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Perception of Self Motivates Obese Children To Make Changes (press release)

Monday, July 24, 2006 by: NewsTarget
Tags: health news, Natural News, nutrition


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A research team from Loma Linda University will present findings from a recent study in the Growing Fit Program at the University and Loma Linda University Childrenís Hospital at the 2006 Pediatric Academic Societiesí Annual Meeting in San Francisco from April 29 to May 2. The Loma Linda University research teamís presentation will take place on Tuesday, May 2, at 2:00 p.m. at the Moscone West Convention Center Room 3001.

The study examined physical and psychological characteristics of the children attending the Growing Fit Program to try to identify what relationships may be occurring that may motivate change. It is understood that relationships are vital to behavior change, and for children the parents are key, but the study was designed to identify what factors about the children themselves may be motivating them to desire a change. This study found that the percentage of body fat did not relate to readiness to change, however, perceptions of social, intellectual, and physical self did. This reflects that the higher the childís level of self-esteem the more powerful this is in motivating healthy changes. It indicated that self-esteem was a much more powerful motivator than their actual size, as measured by their percentage of body fat, in the children wanting to make changes in their eating habits and exercise patterns.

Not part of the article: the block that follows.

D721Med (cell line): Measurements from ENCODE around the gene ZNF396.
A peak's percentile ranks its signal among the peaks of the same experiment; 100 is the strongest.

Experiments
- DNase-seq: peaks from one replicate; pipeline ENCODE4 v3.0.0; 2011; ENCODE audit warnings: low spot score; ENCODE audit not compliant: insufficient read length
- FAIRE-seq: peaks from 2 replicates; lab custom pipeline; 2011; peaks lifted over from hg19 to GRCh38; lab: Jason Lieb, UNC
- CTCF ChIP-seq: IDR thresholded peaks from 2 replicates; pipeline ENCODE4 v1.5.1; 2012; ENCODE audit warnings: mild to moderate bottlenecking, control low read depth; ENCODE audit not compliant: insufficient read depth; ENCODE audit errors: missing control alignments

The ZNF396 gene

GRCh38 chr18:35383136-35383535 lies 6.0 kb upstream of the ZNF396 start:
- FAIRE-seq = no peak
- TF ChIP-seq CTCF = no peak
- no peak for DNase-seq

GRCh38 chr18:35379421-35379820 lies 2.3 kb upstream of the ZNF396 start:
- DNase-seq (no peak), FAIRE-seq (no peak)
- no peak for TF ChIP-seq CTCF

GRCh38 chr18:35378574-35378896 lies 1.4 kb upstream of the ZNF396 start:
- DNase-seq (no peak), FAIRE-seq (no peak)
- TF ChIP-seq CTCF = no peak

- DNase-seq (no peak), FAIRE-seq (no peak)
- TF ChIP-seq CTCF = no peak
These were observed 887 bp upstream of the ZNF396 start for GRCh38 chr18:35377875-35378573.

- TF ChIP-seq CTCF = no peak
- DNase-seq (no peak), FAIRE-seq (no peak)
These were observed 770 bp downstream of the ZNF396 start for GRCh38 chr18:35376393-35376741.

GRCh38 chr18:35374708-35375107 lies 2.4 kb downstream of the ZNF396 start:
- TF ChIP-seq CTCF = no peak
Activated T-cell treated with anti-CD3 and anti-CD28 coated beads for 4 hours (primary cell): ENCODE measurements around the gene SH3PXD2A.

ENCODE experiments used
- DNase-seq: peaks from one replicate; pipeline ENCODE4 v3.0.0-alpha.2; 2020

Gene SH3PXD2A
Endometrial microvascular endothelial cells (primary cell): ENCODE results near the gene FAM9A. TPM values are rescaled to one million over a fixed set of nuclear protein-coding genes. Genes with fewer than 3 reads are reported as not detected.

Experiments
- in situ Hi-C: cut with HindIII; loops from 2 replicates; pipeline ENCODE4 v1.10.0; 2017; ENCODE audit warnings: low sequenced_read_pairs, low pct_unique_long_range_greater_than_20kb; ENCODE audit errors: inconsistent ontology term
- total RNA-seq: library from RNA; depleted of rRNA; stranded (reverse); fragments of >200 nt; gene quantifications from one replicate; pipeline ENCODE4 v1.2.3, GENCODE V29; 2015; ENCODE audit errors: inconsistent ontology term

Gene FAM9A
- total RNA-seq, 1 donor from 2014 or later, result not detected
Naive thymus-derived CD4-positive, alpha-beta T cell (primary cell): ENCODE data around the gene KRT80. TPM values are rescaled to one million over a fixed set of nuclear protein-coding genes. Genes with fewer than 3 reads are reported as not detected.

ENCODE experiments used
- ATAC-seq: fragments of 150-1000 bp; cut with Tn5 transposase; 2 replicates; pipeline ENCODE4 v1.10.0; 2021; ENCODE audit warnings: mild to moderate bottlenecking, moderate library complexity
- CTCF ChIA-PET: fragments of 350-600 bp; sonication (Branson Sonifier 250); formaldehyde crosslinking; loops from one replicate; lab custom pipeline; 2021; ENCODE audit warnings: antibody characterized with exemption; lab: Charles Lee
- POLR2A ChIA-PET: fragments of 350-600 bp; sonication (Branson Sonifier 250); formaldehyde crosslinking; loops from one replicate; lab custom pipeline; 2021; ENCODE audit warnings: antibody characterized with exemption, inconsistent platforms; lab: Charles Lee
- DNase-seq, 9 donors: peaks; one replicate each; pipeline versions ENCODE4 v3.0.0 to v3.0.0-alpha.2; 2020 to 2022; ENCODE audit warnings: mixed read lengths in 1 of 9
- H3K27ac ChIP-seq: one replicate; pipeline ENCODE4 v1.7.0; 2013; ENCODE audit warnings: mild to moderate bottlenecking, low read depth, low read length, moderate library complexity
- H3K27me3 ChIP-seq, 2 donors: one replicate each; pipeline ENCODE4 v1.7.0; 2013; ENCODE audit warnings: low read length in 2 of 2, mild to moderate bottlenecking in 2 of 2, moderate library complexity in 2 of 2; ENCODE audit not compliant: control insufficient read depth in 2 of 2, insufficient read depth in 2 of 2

The full results of the study will be presented by the Growing Fit team, which consists of Kiti Freier, PhD, Pediatric Psychologist, director, Kim Hamai, MD, medical director, Terrie Naramor, PhD, counseling unit coordinator, and Amy Beck, student clinic and research coordinator.

The Pediatric Academic Societies (PAS) Annual Meeting is the largest international meeting that focuses on research in child health. The PAS consists of the Ambulatory Pediatric Association, American Academy of Pediatrics, American Pediatric Society, and Society for Pediatric Research.


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